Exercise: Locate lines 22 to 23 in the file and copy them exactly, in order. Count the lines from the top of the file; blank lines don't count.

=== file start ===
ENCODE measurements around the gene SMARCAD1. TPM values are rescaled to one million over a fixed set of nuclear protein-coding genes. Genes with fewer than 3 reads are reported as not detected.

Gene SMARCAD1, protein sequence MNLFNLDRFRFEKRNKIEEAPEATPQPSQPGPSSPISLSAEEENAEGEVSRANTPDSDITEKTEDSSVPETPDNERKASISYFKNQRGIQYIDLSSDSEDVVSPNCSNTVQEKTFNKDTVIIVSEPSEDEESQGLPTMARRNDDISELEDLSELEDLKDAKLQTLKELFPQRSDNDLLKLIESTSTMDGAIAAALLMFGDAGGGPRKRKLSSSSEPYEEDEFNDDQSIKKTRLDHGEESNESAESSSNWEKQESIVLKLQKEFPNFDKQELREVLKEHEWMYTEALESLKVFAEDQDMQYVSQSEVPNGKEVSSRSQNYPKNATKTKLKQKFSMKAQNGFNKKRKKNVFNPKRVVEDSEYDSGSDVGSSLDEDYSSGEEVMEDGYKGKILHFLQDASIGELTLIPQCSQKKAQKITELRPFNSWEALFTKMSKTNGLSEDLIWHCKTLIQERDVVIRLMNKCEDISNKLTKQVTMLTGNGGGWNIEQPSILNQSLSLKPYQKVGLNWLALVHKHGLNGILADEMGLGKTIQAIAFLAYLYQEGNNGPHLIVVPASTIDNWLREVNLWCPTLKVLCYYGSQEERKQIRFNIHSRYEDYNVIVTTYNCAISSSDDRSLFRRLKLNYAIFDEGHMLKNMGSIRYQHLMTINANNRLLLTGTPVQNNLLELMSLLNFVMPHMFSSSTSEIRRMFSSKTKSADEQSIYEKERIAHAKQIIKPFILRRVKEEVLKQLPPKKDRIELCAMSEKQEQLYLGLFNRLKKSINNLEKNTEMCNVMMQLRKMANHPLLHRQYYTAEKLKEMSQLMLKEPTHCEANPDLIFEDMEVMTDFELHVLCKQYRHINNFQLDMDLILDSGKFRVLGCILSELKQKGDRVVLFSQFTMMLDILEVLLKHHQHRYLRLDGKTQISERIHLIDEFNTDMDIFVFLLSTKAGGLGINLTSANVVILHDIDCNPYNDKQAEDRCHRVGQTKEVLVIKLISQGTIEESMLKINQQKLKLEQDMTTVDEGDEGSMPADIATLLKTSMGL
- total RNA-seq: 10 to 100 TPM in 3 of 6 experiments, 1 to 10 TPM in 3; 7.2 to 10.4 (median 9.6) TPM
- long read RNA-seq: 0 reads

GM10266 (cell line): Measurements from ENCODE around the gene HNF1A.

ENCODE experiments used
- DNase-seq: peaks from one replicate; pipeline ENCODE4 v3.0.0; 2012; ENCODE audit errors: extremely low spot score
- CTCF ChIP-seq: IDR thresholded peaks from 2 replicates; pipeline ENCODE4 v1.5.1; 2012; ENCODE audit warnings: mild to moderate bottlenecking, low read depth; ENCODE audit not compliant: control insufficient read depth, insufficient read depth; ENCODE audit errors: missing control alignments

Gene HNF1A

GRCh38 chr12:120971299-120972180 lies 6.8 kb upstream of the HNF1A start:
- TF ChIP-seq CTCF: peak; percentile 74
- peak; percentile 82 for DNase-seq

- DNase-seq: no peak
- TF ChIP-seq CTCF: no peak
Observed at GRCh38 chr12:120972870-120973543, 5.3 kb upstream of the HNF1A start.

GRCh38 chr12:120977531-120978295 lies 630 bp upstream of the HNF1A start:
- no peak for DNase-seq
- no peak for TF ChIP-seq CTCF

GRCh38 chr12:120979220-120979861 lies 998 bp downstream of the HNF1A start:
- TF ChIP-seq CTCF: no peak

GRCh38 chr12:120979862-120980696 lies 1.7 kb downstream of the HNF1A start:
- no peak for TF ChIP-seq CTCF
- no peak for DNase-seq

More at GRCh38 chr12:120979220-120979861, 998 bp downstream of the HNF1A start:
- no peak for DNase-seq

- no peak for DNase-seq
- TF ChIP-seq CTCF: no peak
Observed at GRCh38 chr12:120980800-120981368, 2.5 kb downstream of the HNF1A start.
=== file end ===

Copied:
- no peak for TF ChIP-seq CTCF
- no peak for DNase-seq